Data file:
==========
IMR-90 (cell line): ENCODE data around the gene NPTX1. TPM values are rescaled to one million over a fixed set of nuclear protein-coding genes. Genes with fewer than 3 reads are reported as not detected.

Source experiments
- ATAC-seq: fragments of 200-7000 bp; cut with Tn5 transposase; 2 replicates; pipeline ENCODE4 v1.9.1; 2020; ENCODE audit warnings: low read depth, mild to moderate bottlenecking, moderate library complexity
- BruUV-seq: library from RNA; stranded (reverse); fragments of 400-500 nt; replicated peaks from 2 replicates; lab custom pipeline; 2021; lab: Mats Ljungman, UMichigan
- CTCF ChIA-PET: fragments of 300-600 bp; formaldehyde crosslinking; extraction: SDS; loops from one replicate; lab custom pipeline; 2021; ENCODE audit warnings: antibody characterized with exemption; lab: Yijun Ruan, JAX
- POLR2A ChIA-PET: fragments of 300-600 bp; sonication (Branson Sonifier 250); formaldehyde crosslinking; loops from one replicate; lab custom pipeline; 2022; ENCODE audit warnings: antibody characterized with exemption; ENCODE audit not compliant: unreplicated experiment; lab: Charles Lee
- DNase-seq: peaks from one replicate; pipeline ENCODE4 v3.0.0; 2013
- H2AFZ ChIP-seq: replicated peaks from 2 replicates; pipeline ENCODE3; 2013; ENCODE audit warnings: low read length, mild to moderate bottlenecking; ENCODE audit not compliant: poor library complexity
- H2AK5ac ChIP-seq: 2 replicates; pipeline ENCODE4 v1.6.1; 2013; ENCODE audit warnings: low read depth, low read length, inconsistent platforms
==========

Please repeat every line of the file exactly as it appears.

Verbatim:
IMR-90 (cell line): ENCODE data around the gene NPTX1. TPM values are rescaled to one million over a fixed set of nuclear protein-coding genes. Genes with fewer than 3 reads are reported as not detected.

Source experiments
- ATAC-seq: fragments of 200-7000 bp; cut with Tn5 transposase; 2 replicates; pipeline ENCODE4 v1.9.1; 2020; ENCODE audit warnings: low read depth, mild to moderate bottlenecking, moderate library complexity
- BruUV-seq: library from RNA; stranded (reverse); fragments of 400-500 nt; replicated peaks from 2 replicates; lab custom pipeline; 2021; lab: Mats Ljungman, UMichigan
- CTCF ChIA-PET: fragments of 300-600 bp; formaldehyde crosslinking; extraction: SDS; loops from one replicate; lab custom pipeline; 2021; ENCODE audit warnings: antibody characterized with exemption; lab: Yijun Ruan, JAX
- POLR2A ChIA-PET: fragments of 300-600 bp; sonication (Branson Sonifier 250); formaldehyde crosslinking; loops from one replicate; lab custom pipeline; 2022; ENCODE audit warnings: antibody characterized with exemption; ENCODE audit not compliant: unreplicated experiment; lab: Charles Lee
- DNase-seq: peaks from one replicate; pipeline ENCODE4 v3.0.0; 2013
- H2AFZ ChIP-seq: replicated peaks from 2 replicates; pipeline ENCODE3; 2013; ENCODE audit warnings: low read length, mild to moderate bottlenecking; ENCODE audit not compliant: poor library complexity
- H2AK5ac ChIP-seq: 2 replicates; pipeline ENCODE4 v1.6.1; 2013; ENCODE audit warnings: low read depth, low read length, inconsistent platforms